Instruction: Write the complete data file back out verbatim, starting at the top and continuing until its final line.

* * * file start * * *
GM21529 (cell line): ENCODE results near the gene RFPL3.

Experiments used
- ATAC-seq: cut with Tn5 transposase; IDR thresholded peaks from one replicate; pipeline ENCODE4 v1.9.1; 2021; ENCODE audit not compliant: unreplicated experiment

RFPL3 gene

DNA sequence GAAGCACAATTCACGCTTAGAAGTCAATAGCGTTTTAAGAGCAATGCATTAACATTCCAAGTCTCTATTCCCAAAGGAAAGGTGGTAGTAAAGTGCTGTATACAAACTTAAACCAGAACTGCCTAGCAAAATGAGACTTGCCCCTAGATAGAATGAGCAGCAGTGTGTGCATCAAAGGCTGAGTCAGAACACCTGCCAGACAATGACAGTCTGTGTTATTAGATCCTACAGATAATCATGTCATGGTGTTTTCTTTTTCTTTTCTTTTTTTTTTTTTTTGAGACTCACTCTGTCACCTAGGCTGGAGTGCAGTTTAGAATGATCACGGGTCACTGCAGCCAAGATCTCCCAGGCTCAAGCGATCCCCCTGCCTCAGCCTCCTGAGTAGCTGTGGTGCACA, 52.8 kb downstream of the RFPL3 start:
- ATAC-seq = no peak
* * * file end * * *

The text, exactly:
GM21529 (cell line): ENCODE results near the gene RFPL3.

Experiments used
- ATAC-seq: cut with Tn5 transposase; IDR thresholded peaks from one replicate; pipeline ENCODE4 v1.9.1; 2021; ENCODE audit not compliant: unreplicated experiment

RFPL3 gene

DNA sequence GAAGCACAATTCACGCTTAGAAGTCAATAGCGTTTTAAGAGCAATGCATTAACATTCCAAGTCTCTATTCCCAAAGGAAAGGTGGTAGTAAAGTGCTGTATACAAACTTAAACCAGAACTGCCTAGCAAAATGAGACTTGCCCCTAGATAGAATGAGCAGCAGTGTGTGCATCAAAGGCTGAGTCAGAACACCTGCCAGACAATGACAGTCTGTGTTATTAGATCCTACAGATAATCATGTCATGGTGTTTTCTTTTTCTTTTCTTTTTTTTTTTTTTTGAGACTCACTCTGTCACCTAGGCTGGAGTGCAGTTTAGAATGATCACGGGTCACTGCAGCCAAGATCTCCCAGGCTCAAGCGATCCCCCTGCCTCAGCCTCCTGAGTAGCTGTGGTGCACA, 52.8 kb downstream of the RFPL3 start:
- ATAC-seq = no peak